The flip side of this isolation is that this is really a spot for seriously committed surfers only. Significant lacerations and broken bones are not uncommon at Gragajan because the waves can be unpredictable. And there’s generally only one doctor available, so more serious injuries will require airlifting for further medical assistance. This is also a malarial zone, so anti-mosquito precautions should be adhered to, although the number of mozzies is lower during surf season due to drier weather. The waves are best at G-Land from March to October.
The easiest way to get to Grajagan is to take a boat from Bali. The overland trip from Kuta, Bali will take about six to seven hours before reaching Grajagan Village in Banyuwangi, East Java. After that, either a 20-minute speed boat ride or 4-WD takes all passengers to G-Land’s Camp at breakfast time the next morning. G-Land Jungle Surf Camp (bookings through G-Land “JSC” Counter, Poppies Lane 2, Benesari Alley No. 77, Kuta, Bali, Indonesia, +62 361-76-3166) is only open from March to November. The accommodation is pretty basic, but by the time you’ve exhausted all the waves you probably won’t care. The original first camp at G-Land is Bobby’s Camp (G-Land Headquarters, 8b Kuta Beach St., Kuta, Bali, Indonesia, +62 361-755-5888) where the rooms a little more catered to creature comforts. Both camps will also arrange all transfers from Bali.
Uluwatu is so famed that it proves that Bali really is the spiritual home of surfing in Asia. This spot was captured in the 1971 surfing flick Morning of the Earth, and since then has become a bit of a zoo with people from all round the region wanting a ride because the area is such a surfing mecca.
What makes Ulu unique is the 200-foot cliffs surrounding the break. The only way to access the waves is through a cave, otherwise one can expect a 1.5 kilometer paddle in and out. Even for the lazy this is a worthwhile spot to visit—sipping a cool beer out of the cliffs is a pretty magnificent experience.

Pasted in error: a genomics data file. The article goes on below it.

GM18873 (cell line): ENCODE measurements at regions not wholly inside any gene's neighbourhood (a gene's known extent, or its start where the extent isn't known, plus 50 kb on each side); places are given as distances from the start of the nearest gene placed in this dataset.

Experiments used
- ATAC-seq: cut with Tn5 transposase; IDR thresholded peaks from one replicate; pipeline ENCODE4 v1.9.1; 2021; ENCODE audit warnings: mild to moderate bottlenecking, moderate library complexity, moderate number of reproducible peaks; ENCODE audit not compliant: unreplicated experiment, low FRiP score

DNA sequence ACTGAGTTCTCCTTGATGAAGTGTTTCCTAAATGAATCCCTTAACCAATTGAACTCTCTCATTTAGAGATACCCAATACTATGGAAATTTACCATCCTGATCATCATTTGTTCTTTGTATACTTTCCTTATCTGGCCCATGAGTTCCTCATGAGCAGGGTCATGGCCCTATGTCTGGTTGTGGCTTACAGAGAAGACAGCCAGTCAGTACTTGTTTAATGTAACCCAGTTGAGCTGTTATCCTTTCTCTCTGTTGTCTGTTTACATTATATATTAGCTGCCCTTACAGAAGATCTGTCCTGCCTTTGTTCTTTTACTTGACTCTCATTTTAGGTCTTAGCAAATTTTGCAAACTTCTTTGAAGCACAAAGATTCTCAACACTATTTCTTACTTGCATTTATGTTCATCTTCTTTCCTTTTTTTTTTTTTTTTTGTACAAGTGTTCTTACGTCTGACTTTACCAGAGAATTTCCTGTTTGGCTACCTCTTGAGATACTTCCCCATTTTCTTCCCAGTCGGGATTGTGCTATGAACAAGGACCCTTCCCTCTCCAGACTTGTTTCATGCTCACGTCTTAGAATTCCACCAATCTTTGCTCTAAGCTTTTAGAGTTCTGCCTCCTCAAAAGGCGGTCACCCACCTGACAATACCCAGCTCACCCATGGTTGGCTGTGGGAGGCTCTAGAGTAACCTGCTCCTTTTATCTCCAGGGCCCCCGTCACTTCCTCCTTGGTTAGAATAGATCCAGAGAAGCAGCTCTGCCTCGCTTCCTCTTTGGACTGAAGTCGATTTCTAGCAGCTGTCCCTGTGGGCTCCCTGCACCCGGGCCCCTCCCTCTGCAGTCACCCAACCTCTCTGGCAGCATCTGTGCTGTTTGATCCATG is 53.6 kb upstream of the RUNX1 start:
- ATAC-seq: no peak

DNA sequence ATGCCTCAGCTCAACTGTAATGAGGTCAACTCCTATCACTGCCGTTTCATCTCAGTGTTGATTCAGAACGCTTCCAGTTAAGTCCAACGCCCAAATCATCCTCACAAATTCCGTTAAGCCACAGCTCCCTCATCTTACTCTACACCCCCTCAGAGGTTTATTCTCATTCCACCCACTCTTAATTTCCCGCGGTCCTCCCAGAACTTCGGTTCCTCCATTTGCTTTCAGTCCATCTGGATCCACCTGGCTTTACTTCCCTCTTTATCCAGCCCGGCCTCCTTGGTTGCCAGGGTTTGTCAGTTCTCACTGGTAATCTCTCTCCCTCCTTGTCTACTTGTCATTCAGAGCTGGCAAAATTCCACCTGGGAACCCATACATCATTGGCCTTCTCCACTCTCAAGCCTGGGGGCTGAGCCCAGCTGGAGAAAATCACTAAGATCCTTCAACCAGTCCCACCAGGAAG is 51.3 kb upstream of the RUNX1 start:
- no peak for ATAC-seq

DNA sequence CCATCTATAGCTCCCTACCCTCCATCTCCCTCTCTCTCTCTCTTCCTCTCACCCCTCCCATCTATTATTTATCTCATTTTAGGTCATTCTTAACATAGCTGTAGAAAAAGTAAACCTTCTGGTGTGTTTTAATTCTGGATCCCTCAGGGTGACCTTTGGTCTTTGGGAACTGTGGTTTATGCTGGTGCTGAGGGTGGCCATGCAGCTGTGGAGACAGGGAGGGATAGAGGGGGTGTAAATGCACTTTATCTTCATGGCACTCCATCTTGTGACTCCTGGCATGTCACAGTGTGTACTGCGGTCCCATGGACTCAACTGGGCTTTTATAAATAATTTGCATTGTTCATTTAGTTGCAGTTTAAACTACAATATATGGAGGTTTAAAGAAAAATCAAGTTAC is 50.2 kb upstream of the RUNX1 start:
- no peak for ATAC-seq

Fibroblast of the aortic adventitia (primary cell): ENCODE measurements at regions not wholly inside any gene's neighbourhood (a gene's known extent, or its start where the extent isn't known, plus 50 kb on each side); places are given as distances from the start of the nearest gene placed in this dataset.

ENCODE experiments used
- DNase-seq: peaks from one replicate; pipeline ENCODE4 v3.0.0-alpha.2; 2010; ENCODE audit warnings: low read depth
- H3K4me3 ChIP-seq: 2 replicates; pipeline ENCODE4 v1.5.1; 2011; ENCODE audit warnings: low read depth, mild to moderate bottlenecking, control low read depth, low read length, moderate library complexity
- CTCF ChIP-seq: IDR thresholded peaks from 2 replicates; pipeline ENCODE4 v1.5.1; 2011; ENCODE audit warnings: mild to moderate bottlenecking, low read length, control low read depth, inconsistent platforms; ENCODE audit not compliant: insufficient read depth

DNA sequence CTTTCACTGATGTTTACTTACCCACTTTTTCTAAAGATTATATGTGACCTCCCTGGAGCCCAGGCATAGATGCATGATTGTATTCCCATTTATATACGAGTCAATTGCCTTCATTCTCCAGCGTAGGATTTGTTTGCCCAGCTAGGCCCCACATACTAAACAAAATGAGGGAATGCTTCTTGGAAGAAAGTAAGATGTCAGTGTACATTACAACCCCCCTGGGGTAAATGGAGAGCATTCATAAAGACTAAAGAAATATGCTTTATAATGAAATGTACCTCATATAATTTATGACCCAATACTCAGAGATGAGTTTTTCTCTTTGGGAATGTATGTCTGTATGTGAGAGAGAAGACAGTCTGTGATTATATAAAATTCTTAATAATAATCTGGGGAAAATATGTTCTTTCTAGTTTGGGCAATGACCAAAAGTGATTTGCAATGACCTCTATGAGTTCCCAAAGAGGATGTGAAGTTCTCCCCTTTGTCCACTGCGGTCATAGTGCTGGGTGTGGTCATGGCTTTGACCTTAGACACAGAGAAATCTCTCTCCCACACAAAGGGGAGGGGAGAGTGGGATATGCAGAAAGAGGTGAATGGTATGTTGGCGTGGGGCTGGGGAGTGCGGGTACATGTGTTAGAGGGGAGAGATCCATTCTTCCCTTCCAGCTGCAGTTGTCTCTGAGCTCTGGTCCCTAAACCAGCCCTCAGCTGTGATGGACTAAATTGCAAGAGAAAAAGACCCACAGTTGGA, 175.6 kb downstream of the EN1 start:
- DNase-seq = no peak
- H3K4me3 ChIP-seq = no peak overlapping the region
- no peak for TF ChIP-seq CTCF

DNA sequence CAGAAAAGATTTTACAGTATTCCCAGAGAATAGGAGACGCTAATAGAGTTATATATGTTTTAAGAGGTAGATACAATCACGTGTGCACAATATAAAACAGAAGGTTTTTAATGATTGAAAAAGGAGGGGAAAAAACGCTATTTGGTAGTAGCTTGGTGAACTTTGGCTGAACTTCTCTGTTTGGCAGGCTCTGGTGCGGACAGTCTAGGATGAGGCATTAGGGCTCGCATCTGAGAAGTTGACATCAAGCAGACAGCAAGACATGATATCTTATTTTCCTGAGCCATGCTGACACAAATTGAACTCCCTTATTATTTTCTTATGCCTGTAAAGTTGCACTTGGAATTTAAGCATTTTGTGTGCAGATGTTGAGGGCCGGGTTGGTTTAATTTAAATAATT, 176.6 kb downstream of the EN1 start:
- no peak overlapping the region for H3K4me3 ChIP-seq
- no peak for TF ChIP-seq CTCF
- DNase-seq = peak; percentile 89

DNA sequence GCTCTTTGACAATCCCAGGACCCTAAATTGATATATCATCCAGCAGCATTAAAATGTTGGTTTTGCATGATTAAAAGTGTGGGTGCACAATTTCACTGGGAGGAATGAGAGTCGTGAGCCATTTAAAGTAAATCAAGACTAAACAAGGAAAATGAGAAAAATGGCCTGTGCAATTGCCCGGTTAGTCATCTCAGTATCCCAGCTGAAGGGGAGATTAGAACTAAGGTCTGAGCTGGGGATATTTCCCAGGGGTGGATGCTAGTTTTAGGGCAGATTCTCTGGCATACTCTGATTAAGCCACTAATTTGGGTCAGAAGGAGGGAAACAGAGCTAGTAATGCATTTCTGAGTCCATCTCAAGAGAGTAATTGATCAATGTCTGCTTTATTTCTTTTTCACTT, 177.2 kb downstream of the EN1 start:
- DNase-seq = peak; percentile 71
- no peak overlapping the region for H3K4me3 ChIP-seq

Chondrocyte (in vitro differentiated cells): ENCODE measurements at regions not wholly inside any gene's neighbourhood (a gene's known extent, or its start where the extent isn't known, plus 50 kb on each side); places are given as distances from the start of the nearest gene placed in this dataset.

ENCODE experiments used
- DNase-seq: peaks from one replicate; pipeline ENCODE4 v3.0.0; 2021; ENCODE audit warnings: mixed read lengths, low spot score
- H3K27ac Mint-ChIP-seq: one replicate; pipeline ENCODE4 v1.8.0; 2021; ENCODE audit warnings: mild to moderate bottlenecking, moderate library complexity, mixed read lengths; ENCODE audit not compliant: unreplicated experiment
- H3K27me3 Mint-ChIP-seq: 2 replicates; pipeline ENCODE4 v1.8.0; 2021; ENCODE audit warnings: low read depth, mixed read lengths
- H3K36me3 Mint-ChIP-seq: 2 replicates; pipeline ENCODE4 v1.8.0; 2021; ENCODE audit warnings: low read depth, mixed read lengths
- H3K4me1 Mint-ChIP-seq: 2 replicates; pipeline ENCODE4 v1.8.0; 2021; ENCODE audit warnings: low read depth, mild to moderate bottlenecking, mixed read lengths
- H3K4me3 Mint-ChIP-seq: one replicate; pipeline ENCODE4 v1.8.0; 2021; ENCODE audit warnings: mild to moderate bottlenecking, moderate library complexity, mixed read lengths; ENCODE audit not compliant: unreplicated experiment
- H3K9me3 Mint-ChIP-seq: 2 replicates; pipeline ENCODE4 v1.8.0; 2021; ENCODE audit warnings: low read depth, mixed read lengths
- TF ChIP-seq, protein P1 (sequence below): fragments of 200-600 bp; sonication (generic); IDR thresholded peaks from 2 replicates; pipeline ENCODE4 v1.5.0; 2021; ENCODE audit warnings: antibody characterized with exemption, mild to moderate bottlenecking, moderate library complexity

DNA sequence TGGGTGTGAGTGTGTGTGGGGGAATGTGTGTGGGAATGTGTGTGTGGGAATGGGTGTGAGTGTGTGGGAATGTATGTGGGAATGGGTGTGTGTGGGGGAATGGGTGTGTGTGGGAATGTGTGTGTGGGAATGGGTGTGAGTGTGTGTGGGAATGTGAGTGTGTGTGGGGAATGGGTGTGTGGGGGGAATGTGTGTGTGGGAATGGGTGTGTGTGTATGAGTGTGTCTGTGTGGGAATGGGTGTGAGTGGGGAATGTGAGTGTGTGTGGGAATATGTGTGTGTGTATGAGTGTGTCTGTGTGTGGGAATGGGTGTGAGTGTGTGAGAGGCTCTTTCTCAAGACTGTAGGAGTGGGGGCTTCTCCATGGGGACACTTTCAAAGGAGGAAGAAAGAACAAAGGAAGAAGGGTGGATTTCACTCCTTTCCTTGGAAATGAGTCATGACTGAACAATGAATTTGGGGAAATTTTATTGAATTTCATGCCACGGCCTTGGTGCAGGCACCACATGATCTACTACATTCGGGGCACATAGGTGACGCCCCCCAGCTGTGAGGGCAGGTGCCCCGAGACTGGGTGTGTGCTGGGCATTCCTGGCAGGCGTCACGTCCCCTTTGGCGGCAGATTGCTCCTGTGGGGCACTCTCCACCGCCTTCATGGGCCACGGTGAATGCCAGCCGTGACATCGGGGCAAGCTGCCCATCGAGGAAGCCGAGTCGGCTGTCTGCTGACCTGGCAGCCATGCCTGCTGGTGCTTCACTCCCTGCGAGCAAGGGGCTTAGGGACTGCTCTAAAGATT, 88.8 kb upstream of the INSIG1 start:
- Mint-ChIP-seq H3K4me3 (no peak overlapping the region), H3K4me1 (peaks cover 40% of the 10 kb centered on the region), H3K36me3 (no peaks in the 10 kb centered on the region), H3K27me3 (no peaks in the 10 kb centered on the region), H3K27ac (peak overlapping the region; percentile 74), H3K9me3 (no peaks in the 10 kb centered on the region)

Apart from the spectacular view, Ulu is also better for less experienced surfers with waves varying in size from two to 15 feet, depending on the swell. Only when the ocean gets a bit rougher does it become unsuitable for those with less skill.
Uluwatu is easily accessible from the tourist hub of Kuta, as it’s about 30-35 kilometers overland to the Bukit Peninsula. Depending on the traffic this is a 30-40 minute drive. To stay closer to Ulu itself Uluwatu Gecko Inn (Jalan Pantai Suluban, Uluwatu Pecatu, Br. Dinas Suluban, Bali, Indonesia, email@example.com) has five rooms in its unusual and charming guesthouse. For more salubrious accommodation check out Uluwatu Resort (Jalan Pantai Suluban, Uluwatu, PO BOX 2046, Bali, Indonesia, +62 361-769-855). The best time to visit Ulu is from March to October.
Getting on Board
Want to learn how to surf? Cuthbert recommends Cherating in Pahang, Malaysia as the closest and most suitable place for beginners. Cherating is about five hours drive from Kuala Lumpur and about one hour’s drive from Kuantan. Once you arrive there is accommodation across all prices and surfing schools are easy to spot. Alternatively Kuta Beach in Bali, Indonesia is another popular spot for those just starting out with a host of surfing schools.